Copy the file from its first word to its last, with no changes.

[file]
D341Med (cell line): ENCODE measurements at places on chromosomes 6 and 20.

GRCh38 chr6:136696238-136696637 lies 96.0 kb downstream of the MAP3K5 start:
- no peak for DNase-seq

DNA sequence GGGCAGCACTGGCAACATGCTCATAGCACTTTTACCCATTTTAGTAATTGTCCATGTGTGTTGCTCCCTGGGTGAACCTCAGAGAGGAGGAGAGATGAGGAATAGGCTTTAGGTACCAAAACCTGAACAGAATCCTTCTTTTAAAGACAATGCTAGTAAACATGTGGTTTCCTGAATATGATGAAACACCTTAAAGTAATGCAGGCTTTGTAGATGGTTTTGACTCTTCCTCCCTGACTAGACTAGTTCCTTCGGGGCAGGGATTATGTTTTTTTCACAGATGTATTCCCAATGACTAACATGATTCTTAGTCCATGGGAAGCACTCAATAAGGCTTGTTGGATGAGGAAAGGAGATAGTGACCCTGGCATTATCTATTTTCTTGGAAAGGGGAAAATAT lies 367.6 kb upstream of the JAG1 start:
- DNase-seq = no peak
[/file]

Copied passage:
D341Med (cell line): ENCODE measurements at places on chromosomes 6 and 20.

GRCh38 chr6:136696238-136696637 lies 96.0 kb downstream of the MAP3K5 start:
- no peak for DNase-seq

DNA sequence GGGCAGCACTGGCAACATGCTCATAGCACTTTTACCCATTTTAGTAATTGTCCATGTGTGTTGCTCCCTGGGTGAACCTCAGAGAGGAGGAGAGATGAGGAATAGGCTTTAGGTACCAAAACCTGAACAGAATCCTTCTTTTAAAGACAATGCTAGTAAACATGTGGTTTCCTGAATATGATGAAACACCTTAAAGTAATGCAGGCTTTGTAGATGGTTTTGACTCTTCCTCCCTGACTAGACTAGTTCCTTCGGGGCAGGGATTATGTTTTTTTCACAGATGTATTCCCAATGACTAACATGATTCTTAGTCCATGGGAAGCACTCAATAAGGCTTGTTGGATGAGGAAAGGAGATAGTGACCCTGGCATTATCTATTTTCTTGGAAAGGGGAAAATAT lies 367.6 kb upstream of the JAG1 start:
- DNase-seq = no peak